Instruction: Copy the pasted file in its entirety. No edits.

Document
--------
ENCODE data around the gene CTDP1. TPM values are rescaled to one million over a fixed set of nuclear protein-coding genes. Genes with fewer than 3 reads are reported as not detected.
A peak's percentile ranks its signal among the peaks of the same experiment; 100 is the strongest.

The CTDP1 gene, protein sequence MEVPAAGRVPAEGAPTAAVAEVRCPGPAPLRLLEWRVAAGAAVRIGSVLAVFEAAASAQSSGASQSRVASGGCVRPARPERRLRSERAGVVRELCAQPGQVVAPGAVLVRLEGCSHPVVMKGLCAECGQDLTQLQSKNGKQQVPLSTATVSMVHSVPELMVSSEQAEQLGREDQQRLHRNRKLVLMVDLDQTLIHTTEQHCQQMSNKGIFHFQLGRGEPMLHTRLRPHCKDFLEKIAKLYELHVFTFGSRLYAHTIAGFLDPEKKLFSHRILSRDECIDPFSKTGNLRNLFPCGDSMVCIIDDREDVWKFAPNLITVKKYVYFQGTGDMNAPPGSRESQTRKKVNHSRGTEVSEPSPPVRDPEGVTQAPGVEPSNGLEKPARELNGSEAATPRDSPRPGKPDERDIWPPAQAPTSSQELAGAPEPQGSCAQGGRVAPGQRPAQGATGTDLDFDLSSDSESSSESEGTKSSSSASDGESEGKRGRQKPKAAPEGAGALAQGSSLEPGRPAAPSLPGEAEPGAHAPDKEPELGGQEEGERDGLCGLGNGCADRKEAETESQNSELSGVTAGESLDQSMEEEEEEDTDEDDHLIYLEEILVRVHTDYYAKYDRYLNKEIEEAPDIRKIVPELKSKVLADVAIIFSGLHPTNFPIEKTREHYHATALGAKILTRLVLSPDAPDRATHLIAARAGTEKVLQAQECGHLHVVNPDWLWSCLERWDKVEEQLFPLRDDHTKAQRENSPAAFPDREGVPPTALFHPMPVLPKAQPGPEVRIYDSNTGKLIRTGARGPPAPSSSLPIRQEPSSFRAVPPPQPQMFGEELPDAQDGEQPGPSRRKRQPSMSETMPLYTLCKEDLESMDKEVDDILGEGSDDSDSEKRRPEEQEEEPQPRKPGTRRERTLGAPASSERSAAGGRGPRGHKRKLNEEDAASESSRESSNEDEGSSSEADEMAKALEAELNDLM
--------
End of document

ENCODE data around the gene CTDP1. TPM values are rescaled to one million over a fixed set of nuclear protein-coding genes. Genes with fewer than 3 reads are reported as not detected.
A peak's percentile ranks its signal among the peaks of the same experiment; 100 is the strongest.

The CTDP1 gene, protein sequence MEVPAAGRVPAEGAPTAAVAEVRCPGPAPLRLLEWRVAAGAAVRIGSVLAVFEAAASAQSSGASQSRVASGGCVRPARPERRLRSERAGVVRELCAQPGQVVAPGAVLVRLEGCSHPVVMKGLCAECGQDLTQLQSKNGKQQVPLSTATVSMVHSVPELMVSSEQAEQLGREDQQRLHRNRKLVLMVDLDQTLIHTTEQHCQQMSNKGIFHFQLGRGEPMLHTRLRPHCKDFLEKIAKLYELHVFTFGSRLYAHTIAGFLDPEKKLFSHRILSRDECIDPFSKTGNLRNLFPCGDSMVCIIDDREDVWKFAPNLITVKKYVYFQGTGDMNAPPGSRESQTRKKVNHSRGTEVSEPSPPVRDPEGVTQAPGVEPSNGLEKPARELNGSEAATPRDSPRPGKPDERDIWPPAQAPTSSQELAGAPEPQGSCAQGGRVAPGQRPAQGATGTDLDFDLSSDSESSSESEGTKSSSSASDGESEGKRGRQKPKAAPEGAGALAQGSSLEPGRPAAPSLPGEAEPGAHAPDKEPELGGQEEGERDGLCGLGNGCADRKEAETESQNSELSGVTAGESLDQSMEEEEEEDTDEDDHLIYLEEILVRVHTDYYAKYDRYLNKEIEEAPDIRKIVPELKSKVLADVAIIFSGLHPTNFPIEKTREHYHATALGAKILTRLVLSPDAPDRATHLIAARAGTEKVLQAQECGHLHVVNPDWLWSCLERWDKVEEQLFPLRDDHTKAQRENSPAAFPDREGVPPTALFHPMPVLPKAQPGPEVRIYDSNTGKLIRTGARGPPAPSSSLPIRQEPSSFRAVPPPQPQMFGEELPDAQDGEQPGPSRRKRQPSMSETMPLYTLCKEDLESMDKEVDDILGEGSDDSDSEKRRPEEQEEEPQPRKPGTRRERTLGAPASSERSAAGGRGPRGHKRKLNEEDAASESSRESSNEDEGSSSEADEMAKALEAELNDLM